As the facade of 61 Molesworth St is removed, the destruction reveals a little more of the story behind its tinted windows.
Household belongings can now be seen on the fourth, fifth, and eighth floors after heavy machinery started demolition of the nine-storey Wellington building on Monday morning.
The building was meant to be a vacant office block not zoned for residential tenants.
But, since the earthquake, it has become clear at least one family was living there, paying rent to the building's owner, Primeproperty Group.
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Ernest Mape, his wife and two teenage children came forward as living on the first floor, and Mape also claimed there were other tenants in there too.
Primeproperty has accepted it should not have allowed the Mapes to live there, but had been unwilling to confirm whether there were other tenants, or how many.
The Mapes and his family have been wondering if they will ever be reunited with their possessions since being locked out of the building when cordons were put in place the day after the earthquake.
"We have nothing," Ernest Mape said. "We have only our clothes that we were wearing and the stuff that we could carry. All our life, our belongings are still in our unit on the first level."
Wellington City Council had previously advised there was little chance any belongings could be retrieved. However, a council spokesman said on Wednesday evening it "would try without entering the building".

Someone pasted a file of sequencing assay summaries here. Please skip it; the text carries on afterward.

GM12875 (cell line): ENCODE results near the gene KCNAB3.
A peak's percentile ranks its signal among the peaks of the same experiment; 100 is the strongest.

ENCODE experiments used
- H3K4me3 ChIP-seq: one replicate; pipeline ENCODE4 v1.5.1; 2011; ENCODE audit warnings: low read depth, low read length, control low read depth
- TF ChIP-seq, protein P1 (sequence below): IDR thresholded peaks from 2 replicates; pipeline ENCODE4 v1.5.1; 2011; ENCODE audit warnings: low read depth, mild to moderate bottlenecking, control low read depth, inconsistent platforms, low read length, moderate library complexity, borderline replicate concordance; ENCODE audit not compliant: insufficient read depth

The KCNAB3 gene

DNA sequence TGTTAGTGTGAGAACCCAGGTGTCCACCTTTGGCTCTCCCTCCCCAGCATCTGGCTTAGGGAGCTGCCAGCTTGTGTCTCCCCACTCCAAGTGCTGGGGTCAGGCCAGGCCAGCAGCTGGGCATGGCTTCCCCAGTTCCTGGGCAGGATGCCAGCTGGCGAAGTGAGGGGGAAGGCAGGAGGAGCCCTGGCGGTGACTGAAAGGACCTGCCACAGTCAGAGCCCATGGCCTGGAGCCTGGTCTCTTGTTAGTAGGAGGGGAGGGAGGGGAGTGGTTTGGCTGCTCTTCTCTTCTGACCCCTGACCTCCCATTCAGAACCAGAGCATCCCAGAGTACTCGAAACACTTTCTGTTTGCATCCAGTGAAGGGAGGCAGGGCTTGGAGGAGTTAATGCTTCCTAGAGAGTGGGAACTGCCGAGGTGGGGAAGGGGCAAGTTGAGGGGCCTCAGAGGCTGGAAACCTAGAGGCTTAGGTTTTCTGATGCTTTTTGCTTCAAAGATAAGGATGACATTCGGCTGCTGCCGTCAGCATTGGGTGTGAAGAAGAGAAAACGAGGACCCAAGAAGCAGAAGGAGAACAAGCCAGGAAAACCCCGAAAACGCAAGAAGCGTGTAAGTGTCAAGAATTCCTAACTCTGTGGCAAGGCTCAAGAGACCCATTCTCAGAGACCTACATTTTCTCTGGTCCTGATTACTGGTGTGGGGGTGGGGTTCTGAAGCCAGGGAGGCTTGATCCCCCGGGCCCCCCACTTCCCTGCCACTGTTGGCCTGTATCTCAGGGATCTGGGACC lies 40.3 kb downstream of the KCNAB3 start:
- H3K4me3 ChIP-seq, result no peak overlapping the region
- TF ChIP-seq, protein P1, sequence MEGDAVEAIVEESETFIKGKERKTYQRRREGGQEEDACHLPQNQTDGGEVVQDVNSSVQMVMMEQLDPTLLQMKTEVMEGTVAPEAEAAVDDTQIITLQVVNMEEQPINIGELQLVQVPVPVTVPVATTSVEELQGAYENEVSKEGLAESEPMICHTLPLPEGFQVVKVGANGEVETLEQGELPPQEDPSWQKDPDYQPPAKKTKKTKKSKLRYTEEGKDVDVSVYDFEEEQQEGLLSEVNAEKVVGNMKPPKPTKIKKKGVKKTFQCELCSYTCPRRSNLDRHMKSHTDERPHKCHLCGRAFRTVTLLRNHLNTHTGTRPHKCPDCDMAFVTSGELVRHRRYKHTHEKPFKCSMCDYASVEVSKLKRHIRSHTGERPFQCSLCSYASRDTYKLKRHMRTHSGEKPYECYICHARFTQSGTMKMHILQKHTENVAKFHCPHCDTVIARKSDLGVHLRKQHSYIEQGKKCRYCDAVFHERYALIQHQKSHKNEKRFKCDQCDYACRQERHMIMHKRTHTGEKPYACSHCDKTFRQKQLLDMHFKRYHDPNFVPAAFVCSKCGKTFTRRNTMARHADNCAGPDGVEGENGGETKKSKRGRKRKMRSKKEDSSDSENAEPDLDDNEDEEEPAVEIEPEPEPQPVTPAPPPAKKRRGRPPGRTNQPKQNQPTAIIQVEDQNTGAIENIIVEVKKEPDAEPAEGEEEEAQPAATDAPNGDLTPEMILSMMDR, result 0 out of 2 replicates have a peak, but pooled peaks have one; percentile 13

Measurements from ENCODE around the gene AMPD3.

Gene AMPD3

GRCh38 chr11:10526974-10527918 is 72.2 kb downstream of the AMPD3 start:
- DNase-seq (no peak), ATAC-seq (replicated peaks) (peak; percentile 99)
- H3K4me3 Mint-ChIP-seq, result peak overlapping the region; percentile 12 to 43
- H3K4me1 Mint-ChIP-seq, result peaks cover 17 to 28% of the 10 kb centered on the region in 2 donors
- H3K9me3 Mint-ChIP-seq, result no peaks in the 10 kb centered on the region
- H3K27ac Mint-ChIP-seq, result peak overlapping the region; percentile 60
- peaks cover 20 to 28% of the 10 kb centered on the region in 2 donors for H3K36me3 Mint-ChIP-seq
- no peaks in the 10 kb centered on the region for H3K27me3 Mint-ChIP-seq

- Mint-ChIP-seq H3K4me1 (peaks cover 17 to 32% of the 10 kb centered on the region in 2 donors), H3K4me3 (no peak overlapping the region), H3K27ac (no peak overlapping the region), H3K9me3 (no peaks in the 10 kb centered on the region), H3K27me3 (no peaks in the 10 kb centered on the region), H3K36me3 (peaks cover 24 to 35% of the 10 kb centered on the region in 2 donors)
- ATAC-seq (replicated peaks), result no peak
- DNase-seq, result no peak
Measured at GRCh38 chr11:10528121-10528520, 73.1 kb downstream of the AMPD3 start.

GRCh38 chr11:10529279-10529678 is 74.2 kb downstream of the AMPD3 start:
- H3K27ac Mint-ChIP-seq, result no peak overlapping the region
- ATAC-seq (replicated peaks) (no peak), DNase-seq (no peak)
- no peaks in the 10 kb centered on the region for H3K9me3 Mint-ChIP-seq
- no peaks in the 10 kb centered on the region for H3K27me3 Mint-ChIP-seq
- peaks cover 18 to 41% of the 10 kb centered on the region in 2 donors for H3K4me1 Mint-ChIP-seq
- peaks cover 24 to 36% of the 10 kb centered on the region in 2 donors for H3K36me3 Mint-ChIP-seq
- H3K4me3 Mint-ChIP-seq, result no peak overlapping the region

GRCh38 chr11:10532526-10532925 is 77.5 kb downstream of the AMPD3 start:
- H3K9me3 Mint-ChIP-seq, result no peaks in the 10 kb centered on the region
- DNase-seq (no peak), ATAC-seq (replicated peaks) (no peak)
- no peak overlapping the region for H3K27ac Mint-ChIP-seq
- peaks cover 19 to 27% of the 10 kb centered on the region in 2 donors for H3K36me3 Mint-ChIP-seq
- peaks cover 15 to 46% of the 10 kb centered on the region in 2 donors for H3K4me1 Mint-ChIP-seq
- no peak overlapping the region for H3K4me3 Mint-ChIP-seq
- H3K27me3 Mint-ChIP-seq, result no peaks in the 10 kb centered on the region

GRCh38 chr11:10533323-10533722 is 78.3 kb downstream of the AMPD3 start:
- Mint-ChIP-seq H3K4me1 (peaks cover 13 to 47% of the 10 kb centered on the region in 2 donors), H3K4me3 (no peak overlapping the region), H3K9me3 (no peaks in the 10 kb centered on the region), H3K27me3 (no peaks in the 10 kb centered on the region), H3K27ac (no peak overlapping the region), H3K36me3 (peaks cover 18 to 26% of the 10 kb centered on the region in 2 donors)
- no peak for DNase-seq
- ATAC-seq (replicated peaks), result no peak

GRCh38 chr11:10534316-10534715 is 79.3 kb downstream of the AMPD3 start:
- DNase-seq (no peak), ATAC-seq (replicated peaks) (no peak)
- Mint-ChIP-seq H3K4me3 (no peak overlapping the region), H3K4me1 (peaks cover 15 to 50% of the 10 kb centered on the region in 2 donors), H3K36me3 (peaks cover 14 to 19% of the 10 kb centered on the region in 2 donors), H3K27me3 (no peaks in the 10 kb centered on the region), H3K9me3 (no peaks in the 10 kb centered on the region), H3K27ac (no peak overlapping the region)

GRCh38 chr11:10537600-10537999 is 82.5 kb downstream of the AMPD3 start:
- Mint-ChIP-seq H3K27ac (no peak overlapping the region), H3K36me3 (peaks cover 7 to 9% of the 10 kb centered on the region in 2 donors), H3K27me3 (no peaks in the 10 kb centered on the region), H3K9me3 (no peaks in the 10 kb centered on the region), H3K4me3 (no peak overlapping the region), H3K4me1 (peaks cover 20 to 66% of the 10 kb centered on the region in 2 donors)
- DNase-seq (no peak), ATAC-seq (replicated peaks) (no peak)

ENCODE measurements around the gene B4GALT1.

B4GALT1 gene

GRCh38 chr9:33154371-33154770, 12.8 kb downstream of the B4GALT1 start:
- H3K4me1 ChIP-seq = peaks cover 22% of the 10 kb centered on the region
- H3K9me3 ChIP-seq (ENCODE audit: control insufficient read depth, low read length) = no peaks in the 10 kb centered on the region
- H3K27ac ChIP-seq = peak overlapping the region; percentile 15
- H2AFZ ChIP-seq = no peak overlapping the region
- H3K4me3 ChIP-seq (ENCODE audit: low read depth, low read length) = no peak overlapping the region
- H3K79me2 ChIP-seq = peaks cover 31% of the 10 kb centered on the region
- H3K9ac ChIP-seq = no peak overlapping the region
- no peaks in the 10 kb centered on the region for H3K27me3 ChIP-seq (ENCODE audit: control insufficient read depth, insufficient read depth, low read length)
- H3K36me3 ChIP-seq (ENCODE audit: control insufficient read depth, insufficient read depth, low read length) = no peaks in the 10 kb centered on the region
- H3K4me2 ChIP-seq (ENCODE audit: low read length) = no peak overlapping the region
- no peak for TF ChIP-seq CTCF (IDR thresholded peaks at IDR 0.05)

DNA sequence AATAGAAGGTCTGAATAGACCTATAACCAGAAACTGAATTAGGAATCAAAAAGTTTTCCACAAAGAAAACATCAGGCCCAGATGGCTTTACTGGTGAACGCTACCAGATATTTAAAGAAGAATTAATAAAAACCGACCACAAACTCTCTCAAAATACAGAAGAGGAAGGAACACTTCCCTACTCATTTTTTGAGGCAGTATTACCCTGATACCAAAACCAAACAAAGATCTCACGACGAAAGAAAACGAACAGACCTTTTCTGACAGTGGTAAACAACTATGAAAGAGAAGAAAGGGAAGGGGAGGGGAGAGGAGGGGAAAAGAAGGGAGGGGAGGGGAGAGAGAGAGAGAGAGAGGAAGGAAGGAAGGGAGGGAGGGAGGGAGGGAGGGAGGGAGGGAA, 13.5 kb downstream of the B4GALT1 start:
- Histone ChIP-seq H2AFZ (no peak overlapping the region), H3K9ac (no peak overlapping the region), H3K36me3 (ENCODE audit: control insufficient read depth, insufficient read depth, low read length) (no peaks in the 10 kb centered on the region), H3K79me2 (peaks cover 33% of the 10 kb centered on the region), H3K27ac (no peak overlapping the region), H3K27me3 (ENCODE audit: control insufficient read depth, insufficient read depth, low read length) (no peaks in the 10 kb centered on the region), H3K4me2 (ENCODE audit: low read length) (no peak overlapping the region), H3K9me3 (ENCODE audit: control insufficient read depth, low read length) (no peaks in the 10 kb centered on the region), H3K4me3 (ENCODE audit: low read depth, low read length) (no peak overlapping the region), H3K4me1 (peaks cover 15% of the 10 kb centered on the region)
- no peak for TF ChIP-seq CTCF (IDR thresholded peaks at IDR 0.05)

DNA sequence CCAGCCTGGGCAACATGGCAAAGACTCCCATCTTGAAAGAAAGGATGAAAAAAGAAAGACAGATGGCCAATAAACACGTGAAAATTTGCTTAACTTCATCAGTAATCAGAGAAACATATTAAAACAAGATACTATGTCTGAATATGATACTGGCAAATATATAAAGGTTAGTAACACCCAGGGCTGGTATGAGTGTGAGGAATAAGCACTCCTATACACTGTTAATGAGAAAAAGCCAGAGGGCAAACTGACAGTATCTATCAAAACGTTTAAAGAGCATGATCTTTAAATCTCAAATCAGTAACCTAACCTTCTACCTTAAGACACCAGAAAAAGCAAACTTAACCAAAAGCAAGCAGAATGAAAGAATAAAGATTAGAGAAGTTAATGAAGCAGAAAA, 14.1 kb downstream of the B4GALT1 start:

"Our priority is to bring the building down safely. However, the equipment can be used to gently nudge things free from the building."
The council confirmed residential tenants were not allowed in the building, and has signalled it intends to take the matter up with the building's owner.
"We reserve the right to take action, but we have no need to rush anything," the spokesman said.
"The evidence is there. However, in the meantime, our priority is the safety of the building."
The Ministry of Business, Innovation and Employment has already begun an investigation into the actions of Primeproperty.
Compliance and investigation national manager Steve Watson said the company may have breached the Residential Tenancies Act.
"Renting out unconsented buildings, or buildings not consented for residential purposes, to people to live in, to use as their homes, raises serious health and safety concerns and is a breach of landlords' responsibilities."
Antoinette Muollo-Aharoni, wife of Primeproperty chief executive Eyal Aharoni, said he was on flight on Thursday night and would not be able to answer questions.